By Claire West

The loss of nearly 1 million full-time jobs and a shift to part-time working since the start of the recession has resulted in a drop of almost 10% in the number of UK men working more than 45 hours per week. However, summer 2009 marked the low point in working time, since when the number of long-hours workers has started to rise again.

This is one of a number of facts highlighted in a new work audit, Working Hours in the Recession, published today by the Chartered Institute of Personnel and Development (CIPD). The study of official UK and EU statistics finds that:

The recession has resulted in both a fall in total employment (down by a net 580,000, 2%, in the two years to spring 2010) and a shift from full-time employment (which has fallen by 910,000, 4.1%) to part-time employment (which has increased by 330,000, 4.4%).

This shift is to some extent due to many people working shorter hours to help their employers cut labour costs and thereby minimise redundancies. The combined impact of these changes is a net fall of 32.7 million (3.5%) in the number of hours worked each week in the UK. However, total hours have since started to rise again, indicating a modest, though uneven, pick-up in demand for labour since mid-2009.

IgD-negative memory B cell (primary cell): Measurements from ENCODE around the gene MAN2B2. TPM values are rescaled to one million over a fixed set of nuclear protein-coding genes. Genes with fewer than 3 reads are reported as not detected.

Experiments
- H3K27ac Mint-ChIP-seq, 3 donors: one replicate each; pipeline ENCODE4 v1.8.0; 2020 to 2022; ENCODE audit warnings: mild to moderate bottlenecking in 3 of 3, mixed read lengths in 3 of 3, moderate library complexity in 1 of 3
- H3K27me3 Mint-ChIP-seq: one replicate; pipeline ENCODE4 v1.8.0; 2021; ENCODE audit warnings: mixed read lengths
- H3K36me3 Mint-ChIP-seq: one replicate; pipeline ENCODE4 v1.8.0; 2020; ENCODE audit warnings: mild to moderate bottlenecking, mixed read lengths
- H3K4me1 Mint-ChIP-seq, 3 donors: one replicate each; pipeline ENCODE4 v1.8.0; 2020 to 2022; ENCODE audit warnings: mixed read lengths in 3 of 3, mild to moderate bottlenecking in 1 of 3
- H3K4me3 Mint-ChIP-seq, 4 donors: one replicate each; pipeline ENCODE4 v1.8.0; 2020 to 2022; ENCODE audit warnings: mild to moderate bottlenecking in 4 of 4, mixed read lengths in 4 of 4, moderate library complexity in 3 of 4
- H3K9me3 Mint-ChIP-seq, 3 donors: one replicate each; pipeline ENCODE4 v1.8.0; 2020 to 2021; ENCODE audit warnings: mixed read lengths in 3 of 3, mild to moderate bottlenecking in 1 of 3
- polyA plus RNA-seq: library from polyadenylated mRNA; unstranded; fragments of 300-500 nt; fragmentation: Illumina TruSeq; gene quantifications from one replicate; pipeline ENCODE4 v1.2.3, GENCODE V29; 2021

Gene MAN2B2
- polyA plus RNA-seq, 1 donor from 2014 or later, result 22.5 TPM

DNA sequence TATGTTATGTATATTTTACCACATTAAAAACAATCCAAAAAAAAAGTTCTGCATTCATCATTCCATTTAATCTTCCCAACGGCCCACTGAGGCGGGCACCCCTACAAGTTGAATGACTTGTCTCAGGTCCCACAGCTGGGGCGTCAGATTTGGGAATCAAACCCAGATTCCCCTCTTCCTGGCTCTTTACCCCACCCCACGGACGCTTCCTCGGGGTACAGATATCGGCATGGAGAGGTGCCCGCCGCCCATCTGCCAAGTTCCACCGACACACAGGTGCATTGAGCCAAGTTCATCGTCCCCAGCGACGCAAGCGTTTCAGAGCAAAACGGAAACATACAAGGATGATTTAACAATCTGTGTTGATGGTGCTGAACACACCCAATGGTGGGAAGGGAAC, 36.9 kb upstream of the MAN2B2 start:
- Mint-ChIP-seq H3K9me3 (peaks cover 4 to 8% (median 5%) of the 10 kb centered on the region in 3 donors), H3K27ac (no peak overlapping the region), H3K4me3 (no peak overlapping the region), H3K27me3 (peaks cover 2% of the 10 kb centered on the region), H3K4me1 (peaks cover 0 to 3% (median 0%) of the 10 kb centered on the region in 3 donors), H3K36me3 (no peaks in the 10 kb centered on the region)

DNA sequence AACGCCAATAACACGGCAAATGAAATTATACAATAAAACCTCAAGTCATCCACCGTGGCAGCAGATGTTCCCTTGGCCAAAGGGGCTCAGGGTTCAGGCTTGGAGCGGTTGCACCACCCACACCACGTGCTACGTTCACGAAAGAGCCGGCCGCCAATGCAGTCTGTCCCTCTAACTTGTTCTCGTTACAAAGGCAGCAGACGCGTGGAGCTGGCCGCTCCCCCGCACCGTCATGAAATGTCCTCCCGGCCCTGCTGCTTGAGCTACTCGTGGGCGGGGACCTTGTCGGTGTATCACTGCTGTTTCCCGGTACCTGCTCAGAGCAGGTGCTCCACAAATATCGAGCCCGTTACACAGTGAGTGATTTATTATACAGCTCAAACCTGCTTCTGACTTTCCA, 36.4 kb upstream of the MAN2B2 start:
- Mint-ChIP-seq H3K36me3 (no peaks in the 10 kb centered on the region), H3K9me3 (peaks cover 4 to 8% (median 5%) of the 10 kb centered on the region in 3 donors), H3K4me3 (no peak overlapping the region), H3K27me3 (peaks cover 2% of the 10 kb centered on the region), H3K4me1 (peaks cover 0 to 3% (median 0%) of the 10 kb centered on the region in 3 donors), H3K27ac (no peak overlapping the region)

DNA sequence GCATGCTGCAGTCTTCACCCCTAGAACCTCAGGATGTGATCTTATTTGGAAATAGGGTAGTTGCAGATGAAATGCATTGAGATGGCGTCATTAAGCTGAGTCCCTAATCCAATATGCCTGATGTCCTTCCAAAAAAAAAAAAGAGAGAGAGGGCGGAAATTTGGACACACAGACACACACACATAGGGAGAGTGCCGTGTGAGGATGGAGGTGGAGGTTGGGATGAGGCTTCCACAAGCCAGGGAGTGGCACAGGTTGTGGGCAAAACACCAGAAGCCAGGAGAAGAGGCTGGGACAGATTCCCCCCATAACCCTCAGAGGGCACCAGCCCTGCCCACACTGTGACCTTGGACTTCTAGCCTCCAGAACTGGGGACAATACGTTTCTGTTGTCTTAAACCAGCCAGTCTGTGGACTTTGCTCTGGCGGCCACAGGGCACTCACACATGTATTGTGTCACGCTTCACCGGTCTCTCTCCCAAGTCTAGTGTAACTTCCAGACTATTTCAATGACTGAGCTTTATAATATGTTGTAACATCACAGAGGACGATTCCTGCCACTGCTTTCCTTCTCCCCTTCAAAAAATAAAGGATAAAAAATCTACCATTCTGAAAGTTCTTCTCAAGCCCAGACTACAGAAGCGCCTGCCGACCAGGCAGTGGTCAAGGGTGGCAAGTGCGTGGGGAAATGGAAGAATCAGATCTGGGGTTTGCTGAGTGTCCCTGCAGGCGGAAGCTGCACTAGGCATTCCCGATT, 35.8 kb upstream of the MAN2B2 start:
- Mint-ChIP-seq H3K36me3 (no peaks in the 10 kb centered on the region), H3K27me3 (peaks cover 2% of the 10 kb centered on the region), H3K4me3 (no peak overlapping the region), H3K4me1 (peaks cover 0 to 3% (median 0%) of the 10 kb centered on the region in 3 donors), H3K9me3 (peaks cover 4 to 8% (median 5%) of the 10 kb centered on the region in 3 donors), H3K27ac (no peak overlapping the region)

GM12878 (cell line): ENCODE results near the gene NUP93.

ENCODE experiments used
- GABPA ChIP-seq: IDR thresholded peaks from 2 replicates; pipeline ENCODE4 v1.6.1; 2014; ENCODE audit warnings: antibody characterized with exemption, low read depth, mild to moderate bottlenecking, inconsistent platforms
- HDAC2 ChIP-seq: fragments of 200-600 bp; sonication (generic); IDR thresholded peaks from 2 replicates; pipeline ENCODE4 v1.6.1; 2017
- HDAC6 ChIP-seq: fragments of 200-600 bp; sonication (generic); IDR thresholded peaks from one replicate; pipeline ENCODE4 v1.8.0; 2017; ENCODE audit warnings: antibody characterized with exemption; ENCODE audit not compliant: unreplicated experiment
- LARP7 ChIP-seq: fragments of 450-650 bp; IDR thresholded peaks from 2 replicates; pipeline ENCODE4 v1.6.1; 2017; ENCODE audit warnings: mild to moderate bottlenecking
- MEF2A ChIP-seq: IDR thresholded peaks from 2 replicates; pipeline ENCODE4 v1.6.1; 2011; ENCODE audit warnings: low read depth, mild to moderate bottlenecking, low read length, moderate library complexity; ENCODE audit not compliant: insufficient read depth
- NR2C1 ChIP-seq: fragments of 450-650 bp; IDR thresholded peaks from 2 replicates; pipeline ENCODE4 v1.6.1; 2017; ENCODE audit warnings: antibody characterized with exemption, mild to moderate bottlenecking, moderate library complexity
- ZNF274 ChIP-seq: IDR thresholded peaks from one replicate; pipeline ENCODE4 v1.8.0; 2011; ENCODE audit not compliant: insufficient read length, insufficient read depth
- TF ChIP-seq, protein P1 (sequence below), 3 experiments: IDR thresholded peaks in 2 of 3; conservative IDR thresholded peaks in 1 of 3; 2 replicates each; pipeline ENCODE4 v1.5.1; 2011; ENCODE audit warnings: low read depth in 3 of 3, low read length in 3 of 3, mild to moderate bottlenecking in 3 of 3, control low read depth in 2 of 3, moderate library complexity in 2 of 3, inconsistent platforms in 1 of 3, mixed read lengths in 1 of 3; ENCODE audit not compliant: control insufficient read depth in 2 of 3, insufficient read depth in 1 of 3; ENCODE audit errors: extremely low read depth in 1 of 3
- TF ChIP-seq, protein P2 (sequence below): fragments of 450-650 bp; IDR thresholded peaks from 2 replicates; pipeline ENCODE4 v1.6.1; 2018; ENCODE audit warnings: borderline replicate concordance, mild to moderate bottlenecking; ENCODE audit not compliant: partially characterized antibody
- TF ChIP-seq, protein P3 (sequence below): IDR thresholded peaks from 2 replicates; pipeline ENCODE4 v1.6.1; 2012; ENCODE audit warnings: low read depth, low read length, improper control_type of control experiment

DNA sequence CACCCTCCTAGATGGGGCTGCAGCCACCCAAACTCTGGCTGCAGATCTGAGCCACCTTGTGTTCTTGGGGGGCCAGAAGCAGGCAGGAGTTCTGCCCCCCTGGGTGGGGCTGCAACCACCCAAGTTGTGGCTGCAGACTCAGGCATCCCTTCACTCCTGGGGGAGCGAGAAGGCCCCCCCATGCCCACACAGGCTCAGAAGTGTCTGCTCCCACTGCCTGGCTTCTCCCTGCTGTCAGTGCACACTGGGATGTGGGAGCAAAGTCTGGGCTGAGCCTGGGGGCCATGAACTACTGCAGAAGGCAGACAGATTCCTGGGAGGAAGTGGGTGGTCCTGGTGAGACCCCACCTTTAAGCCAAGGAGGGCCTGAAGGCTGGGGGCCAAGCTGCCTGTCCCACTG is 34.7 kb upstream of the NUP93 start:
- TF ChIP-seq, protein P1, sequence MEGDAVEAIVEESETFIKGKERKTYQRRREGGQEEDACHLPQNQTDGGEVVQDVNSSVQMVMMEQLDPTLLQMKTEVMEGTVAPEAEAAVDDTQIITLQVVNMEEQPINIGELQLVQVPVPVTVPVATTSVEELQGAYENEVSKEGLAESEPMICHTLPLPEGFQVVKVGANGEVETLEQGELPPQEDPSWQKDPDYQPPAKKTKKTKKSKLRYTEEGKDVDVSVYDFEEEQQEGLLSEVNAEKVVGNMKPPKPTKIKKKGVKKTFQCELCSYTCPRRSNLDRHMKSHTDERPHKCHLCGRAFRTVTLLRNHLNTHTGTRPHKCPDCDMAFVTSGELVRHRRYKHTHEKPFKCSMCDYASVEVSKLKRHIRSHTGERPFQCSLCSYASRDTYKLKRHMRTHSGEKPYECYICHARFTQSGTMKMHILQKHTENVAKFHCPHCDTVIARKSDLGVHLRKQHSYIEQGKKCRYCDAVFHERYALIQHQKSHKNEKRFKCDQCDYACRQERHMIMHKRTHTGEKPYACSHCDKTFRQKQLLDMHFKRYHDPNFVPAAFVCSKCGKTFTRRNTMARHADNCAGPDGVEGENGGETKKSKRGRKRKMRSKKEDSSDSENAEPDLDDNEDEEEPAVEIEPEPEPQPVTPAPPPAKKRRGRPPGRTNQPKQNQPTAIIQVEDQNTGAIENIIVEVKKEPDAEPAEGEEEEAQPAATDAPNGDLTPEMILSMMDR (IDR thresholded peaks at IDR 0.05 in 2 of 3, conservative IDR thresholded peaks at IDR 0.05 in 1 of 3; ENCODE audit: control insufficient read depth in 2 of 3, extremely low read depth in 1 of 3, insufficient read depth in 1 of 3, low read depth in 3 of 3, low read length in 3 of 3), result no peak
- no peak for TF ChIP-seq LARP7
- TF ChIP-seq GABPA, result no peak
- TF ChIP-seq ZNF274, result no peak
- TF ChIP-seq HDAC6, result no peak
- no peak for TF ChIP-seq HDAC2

In spring 2010 there were 440,000 fewer men working more than 45 hours per week than two years earlier (a net reduction of 9.4%). Male employees account for the bulk of the fall — the number working more than 45 hours has dropped by 11%.

Talk of the UK’s ‘long-hours culture’ is misleading — a ‘mixed-hours culture’ is a more accurate description. In spring 2010 there were as many people in the UK working between 16 and 30 hours per week as were working 45 hours or more per week.

In the final quarter of 2009 (the latest period for which comparable Eurostat figures are available) only 4 EU countries, Denmark, Ireland, the Netherlands and Sweden, had shorter average working weeks than the UK.

Dr John Philpott, Chief Economic Adviser at the CIPD said:
“A marked shift to shorter working hours has been one of the key characteristics of the recession. But signs of an increase in long-hours working since the trough in hours in summer 2009 suggest that the fall in working time during the jobs downturn was a forced detox for Britain’s workaholics, most of whom will be eager to start putting in the hours again once the economic recovery gathers steam".

"HR managers mindful of the importance of a sensible work-life balance will need to determine whether a return to long hours working is the best outcome for staff or the organisations that employ them.”

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